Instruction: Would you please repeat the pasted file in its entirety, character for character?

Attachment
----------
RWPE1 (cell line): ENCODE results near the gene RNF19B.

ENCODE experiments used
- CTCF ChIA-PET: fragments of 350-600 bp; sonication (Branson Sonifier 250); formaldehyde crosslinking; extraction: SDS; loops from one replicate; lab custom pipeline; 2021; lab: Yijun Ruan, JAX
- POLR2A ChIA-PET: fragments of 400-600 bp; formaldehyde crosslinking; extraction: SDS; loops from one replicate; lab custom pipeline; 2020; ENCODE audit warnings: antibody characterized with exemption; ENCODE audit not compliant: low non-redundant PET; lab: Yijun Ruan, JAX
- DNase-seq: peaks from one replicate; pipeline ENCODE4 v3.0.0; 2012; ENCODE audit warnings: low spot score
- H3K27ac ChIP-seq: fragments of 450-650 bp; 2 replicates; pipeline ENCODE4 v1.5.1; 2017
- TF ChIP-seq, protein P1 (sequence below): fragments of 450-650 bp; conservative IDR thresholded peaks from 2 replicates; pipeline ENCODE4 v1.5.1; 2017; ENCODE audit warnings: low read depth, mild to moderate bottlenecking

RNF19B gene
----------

RWPE1 (cell line): ENCODE results near the gene RNF19B.

ENCODE experiments used
- CTCF ChIA-PET: fragments of 350-600 bp; sonication (Branson Sonifier 250); formaldehyde crosslinking; extraction: SDS; loops from one replicate; lab custom pipeline; 2021; lab: Yijun Ruan, JAX
- POLR2A ChIA-PET: fragments of 400-600 bp; formaldehyde crosslinking; extraction: SDS; loops from one replicate; lab custom pipeline; 2020; ENCODE audit warnings: antibody characterized with exemption; ENCODE audit not compliant: low non-redundant PET; lab: Yijun Ruan, JAX
- DNase-seq: peaks from one replicate; pipeline ENCODE4 v3.0.0; 2012; ENCODE audit warnings: low spot score
- H3K27ac ChIP-seq: fragments of 450-650 bp; 2 replicates; pipeline ENCODE4 v1.5.1; 2017
- TF ChIP-seq, protein P1 (sequence below): fragments of 450-650 bp; conservative IDR thresholded peaks from 2 replicates; pipeline ENCODE4 v1.5.1; 2017; ENCODE audit warnings: low read depth, mild to moderate bottlenecking

RNF19B gene